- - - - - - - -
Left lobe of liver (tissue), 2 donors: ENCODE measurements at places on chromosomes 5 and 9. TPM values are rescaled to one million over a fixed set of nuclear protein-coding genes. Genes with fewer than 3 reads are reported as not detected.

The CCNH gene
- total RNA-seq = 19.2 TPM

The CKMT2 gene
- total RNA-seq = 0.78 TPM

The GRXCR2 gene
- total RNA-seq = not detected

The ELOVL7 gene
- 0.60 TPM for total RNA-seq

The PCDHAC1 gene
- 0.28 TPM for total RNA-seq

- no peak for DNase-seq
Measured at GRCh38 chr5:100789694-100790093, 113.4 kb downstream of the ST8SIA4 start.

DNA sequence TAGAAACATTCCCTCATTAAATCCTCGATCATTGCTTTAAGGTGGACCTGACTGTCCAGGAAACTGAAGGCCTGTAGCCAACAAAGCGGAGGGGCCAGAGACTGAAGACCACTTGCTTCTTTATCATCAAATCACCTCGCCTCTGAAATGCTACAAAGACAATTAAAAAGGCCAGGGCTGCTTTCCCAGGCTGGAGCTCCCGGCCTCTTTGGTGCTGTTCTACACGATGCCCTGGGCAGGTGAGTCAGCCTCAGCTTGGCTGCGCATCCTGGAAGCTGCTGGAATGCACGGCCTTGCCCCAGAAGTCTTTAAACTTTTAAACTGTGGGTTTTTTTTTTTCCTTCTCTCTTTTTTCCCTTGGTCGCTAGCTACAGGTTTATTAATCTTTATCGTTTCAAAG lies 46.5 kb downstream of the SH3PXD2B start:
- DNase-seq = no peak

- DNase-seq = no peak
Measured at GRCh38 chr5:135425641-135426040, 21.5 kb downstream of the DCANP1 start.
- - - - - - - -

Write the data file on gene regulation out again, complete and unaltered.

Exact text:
Left lobe of liver (tissue), 2 donors: ENCODE measurements at places on chromosomes 5 and 9. TPM values are rescaled to one million over a fixed set of nuclear protein-coding genes. Genes with fewer than 3 reads are reported as not detected.

The CCNH gene
- total RNA-seq = 19.2 TPM

The CKMT2 gene
- total RNA-seq = 0.78 TPM

The GRXCR2 gene
- total RNA-seq = not detected

The ELOVL7 gene
- 0.60 TPM for total RNA-seq

The PCDHAC1 gene
- 0.28 TPM for total RNA-seq

- no peak for DNase-seq
Measured at GRCh38 chr5:100789694-100790093, 113.4 kb downstream of the ST8SIA4 start.

DNA sequence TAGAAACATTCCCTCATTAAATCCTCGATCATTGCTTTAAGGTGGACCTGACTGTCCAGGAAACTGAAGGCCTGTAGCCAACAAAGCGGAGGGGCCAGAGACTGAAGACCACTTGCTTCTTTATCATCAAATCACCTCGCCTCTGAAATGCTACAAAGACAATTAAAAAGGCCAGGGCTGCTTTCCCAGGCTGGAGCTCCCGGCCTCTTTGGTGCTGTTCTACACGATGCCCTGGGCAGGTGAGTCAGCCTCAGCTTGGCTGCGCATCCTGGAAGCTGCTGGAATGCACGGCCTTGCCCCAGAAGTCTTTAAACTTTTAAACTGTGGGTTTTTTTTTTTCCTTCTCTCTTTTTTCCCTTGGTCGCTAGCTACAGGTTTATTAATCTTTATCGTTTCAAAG lies 46.5 kb downstream of the SH3PXD2B start:
- DNase-seq = no peak

- DNase-seq = no peak
Measured at GRCh38 chr5:135425641-135426040, 21.5 kb downstream of the DCANP1 start.